manner in which the traveler bad treated
his dog, I came to the conclusion that he
had tried to kill the faithful creature. But
wherefore ? This was a mystery which I
could not solve.
" Bevis remained with us, testifying the
utmost gratitude for our kindness. His
intelligence and good humor attracted the
strangers who frequented our inn, while
the inscription on his collar, and the tale
we had to tell of him, failed not to excite
their curiosity. One morning in autumn,
I had been out to take a walk, accompa
nied by Bevis. When I returned, I found
seated by the fire, in the common hall, a
newly-arrived traveler, who looked around
as I entered. As soon as ne perceived .Bev
is, be started and called him. The dog
immediately started toward him with
frantic demonstrations of joy. He ran
round him. smelling his clothes, and ut
tered the sort of salutation with which he
honored you just now, and finally, placing
his forepaws on the traveler's knees, began
to lick his face.
" 4 W here is your master, Bevis Where
is Sir Arthur ? ' said the stranger, in Eng
lish. "The noble dog howled piteously and
laid down at the traveler's feet Then the
latter begged us to explain his presence.
I did so ; and as he listened, I saw a tear
fall on the beautiful head of the grey
hound, whom he leaned over to caress.
" 4 Monsieur,' said he, addressing me,
4 from what you tell me, I venture to hope
"hafSir Arthur still lives. We have been
friends from chiklhood. About three years
since he married a - rich heiress, and this
dog was presented to him by her. Bevis
was highly cherished for his fidelity, a
quality which unhappily was not possessed
by his mistress. She left her fond and
loving husband, and eloped with another
man. Sir Arthur sued for a divorce, and
obtained it; then having arranged his af
fairs in England, he set out for the Conti
nent followed only by his dog. His friends
knew not whither he went Doubtless the
presence of Bevis, evermore recalling the
memory of her who bad so cruelly wronged
him, must have torn his heart, and at
length impelled him to destroy the faithful
creature. But the shot not having been
mortal, the dog, I imagine, when he recoy
ered consciousness, was led by instinct to
seek the house where his master last slept
Now, Monsieur, he is yours, and I heartily
thank you for the kindness you have
shown him.' -
" About 10 o'clock the stranger retired to
his room, after having caressed Bevis, who
escorted him to hit door, and then returned
VOL. XV.-NO. 1.
to his accustomed place before the fire. My
parents and the servants had retired to rest
and I prepared to follow their example,
my bed being placed at one end or the com
mon halL While I was undressing I beard
a storm rising in the mountains. Just then
there came a knock at the door, and Bevis
began to growL I asked who was there ?
A voice replied, two travelers, who want
a mgnt s lodging. 1 opened a small cnina
of the door to look out and perceived two
ratrired men. each leaning on a la rye club.
I did not tike their looks ; and knowing
that several robberies had been committed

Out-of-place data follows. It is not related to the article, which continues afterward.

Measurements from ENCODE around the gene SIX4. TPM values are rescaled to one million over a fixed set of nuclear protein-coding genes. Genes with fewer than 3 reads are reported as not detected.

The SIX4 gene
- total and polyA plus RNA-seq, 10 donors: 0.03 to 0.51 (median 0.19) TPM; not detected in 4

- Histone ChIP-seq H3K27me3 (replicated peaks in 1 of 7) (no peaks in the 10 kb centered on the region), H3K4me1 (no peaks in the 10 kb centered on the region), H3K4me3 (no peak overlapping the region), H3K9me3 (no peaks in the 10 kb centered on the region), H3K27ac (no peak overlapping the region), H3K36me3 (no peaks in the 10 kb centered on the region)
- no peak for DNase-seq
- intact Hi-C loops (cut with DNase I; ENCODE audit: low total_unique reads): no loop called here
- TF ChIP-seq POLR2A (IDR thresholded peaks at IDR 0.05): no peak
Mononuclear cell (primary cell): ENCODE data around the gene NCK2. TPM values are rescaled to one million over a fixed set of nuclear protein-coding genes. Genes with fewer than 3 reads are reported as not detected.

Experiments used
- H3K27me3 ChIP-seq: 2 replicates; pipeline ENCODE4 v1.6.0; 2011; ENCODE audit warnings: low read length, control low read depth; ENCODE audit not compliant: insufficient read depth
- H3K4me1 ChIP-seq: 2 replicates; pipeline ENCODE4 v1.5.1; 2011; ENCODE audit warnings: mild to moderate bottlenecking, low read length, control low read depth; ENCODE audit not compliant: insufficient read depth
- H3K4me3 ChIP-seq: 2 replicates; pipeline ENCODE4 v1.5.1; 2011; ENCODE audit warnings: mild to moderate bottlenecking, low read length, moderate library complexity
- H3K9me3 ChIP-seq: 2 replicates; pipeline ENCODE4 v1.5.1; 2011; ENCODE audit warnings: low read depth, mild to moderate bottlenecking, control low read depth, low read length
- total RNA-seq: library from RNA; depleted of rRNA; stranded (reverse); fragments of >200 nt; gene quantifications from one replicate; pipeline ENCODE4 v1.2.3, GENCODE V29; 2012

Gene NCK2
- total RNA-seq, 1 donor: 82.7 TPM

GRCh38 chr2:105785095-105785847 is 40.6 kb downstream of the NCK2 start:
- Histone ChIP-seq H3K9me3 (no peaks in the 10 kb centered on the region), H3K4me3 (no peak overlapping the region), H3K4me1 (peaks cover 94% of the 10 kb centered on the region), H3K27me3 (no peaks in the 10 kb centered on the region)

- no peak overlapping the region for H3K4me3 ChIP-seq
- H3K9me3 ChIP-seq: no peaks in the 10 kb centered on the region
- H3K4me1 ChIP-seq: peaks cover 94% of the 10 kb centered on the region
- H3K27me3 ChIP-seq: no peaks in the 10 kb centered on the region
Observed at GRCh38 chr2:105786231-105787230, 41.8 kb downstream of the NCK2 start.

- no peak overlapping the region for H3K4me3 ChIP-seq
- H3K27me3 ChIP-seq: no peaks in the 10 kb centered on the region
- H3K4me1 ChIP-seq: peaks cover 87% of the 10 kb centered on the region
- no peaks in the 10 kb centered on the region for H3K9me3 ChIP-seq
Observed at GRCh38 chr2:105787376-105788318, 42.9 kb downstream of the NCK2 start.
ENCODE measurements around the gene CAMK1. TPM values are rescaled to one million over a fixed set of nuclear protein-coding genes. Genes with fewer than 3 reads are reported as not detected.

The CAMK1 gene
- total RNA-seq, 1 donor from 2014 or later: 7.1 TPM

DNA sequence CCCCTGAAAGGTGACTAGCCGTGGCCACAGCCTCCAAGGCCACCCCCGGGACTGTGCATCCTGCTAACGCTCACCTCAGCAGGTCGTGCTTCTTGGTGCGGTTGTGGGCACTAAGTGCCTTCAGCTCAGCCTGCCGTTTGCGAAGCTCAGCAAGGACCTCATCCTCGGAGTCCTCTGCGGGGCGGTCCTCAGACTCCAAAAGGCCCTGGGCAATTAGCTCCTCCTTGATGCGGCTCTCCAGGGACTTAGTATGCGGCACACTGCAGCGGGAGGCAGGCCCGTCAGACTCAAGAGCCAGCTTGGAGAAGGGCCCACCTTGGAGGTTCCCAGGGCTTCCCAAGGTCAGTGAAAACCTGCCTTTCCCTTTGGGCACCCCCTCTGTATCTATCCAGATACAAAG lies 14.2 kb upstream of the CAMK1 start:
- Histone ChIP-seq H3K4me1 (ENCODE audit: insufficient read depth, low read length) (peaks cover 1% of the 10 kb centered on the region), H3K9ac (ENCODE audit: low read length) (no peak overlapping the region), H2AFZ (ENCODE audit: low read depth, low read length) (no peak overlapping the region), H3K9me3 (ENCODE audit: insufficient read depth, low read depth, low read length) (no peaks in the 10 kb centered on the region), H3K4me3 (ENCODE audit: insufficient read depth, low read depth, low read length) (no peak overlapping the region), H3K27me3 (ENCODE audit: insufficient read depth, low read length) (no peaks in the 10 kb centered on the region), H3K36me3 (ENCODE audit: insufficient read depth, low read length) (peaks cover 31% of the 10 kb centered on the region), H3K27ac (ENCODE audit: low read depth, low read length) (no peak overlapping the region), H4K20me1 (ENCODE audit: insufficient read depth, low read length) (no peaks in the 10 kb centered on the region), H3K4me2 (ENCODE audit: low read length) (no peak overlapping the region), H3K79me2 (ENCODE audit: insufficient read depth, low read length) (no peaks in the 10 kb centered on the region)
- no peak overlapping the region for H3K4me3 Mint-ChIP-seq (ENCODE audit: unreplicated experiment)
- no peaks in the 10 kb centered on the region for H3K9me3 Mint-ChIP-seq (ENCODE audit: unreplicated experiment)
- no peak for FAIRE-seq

in the neighborhood, I refused them admis
sion, telling them that in the next village
they would readily find shelter. They ap
proached the door, as though they meant
to force then way in, but Bevis made his
voice heard in so formidable a manner that
they judged it prudent to retire. I bolted
the door and went to bed. Bevis, accord
ing to his custom, lay down near the
threshold, but we neither of us felt inclined
"A quarter of an hour passed, when
suddenly, above the wailing of the wind,
came the loud, shrill cry of a human being
in distress. Bevis rushed against the door
with a fearful howl ; at the same moment
came the report of a gun, followed by
another cry. Two minutes after I was on
the road, armed with a carbine and hold
ing a dark lantern; my father and the
stranger, armed, accompanied me. As for
Bevis, he had darted out of the house and
"We approached the defile which I
mentioned before, at the moment when a
flash of lightning illuminated the scene.
A hundred yards in advance we saw Bevis
grasping a man by the throat We hur
ried on, but the dog had completed his
work ere we reached him ; for two men,
whom I recognized as .those who had
sought admittance to our inn. lay dead.
strangled by his powerful jaws. Further
on, we discovered another man, whose
bloody wounds the noble dog was licking.
The stranger approached him, and gave a
convulsive cry; it was Sir Arthur the
master or Bevis!
Here M. Dermann paused ; the recollec
tion seemed to overcome him, and he
stopped to caress the sleeping greyhound
in order to hide his emotion. After a
while he finished his recital in a few
," Sir Arthur was mortally wounded, but
he lived long enough to recognize his dog,
and to confess that in a moment of despera
tion he had tried to kill the faithful
creature who now avenged his death, by
slaying the robbers who had attacked him.
He appointed the stranger his executor, and
settled a large pension on Bevis, to revert
to the family of the innkeeper, wishing
thus to testify his repentant love toward
bis dog, and his gratitude toward those
who had succored him. The grief of Bevis
was excessive; he watched by his master's
couch, covering his dead body with caress
es, and for a long time lay stretched on his
grave, refusing to take nourishment ; and
it was not until after the lapse of many
months that the affection of his new mas
ter seemed to console him for the loss of
As my fellow-traveler finished the re
cital, the diligence stopped to change
horses at the little-town of Mentua. Here
M. Derman's journey ended, and having
taken down his luggage, he asked me to
assist the descent of his dog. I shook hands
with mm cordially, and then called Bevis,
who, seeing me on such good terms with
his master, placed bis large paws on my
breast and uttered a low, friendly bark.
Shortly after they both disappeared from
my sight but not from memory, as this
little narrative has proved. lhe Argosy.
A Word for Local Newspapers.
We clip the following from the NewYork
Tribune ', it is true, and we commend it to
every one who has interest where he re